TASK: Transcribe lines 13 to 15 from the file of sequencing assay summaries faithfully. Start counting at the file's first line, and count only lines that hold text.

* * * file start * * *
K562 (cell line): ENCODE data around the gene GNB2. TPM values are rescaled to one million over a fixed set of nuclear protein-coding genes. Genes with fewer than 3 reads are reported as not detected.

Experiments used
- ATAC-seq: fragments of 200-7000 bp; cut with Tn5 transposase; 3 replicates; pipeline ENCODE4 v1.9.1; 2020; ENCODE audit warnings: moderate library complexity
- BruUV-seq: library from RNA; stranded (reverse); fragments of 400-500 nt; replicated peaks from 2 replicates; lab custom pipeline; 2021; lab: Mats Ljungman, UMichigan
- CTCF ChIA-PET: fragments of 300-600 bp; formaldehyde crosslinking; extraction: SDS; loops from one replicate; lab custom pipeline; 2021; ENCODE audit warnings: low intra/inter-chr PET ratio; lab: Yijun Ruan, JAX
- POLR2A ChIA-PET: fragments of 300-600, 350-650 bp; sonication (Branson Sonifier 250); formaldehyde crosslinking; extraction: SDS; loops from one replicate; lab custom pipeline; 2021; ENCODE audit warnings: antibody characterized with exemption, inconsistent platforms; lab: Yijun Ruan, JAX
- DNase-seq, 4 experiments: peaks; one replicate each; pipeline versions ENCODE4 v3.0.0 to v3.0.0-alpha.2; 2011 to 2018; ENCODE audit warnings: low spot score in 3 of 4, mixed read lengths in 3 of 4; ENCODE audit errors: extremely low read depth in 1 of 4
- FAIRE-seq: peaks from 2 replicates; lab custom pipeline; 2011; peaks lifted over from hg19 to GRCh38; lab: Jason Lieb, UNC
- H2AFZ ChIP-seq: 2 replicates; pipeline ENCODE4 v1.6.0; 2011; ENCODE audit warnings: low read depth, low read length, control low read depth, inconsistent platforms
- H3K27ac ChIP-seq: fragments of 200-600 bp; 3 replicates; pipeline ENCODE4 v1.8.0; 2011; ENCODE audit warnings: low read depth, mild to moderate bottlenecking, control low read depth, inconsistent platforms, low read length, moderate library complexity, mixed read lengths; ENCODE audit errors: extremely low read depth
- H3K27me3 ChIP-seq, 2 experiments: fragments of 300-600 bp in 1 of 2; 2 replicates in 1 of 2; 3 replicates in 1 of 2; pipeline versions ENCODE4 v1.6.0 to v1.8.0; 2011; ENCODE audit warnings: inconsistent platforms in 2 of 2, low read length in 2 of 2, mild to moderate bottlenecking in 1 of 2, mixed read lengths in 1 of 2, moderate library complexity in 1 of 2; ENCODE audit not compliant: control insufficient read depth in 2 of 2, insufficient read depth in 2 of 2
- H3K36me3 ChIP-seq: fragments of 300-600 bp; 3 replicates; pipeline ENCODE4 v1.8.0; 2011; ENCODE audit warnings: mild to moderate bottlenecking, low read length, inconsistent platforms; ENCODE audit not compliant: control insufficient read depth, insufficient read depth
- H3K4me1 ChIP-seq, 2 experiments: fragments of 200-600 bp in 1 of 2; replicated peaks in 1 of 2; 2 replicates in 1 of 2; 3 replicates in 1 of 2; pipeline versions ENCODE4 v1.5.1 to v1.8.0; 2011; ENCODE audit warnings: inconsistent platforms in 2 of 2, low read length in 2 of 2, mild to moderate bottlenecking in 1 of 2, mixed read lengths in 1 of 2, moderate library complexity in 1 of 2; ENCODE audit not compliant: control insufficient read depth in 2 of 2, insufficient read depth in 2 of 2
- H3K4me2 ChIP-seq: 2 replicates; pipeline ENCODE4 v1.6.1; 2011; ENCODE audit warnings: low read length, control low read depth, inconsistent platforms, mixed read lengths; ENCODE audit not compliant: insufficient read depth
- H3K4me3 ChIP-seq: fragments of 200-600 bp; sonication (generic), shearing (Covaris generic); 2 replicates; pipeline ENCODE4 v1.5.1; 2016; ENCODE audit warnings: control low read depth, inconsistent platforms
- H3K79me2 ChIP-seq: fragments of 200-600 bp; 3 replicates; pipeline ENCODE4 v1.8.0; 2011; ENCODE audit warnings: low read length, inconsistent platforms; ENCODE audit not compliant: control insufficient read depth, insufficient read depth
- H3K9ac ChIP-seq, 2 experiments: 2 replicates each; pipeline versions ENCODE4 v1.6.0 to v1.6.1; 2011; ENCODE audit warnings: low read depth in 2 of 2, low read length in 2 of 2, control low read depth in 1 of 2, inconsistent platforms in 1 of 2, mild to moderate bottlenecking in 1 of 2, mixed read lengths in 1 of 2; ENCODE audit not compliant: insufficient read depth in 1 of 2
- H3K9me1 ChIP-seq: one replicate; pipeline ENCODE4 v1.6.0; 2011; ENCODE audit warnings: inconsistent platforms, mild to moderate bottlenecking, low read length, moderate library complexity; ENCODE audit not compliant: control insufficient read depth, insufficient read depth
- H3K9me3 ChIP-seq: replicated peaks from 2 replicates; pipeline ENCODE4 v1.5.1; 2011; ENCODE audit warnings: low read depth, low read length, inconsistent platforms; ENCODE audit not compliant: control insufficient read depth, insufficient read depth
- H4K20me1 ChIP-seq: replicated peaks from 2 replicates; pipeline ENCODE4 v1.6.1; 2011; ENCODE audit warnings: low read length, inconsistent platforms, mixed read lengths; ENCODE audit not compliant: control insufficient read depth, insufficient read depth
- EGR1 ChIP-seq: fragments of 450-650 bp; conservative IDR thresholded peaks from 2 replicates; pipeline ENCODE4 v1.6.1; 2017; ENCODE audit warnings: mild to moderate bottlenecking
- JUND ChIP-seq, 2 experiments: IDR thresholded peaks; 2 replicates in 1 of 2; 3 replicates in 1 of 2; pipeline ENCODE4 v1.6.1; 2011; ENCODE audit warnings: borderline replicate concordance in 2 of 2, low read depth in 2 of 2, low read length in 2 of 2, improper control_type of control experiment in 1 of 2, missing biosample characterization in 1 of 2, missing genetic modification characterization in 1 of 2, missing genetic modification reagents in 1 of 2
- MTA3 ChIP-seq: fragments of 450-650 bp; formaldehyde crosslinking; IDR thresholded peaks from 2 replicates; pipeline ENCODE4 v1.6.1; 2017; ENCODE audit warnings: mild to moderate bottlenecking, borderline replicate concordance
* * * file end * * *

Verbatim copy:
- H3K4me1 ChIP-seq, 2 experiments: fragments of 200-600 bp in 1 of 2; replicated peaks in 1 of 2; 2 replicates in 1 of 2; 3 replicates in 1 of 2; pipeline versions ENCODE4 v1.5.1 to v1.8.0; 2011; ENCODE audit warnings: inconsistent platforms in 2 of 2, low read length in 2 of 2, mild to moderate bottlenecking in 1 of 2, mixed read lengths in 1 of 2, moderate library complexity in 1 of 2; ENCODE audit not compliant: control insufficient read depth in 2 of 2, insufficient read depth in 2 of 2
- H3K4me2 ChIP-seq: 2 replicates; pipeline ENCODE4 v1.6.1; 2011; ENCODE audit warnings: low read length, control low read depth, inconsistent platforms, mixed read lengths; ENCODE audit not compliant: insufficient read depth
- H3K4me3 ChIP-seq: fragments of 200-600 bp; sonication (generic), shearing (Covaris generic); 2 replicates; pipeline ENCODE4 v1.5.1; 2016; ENCODE audit warnings: control low read depth, inconsistent platforms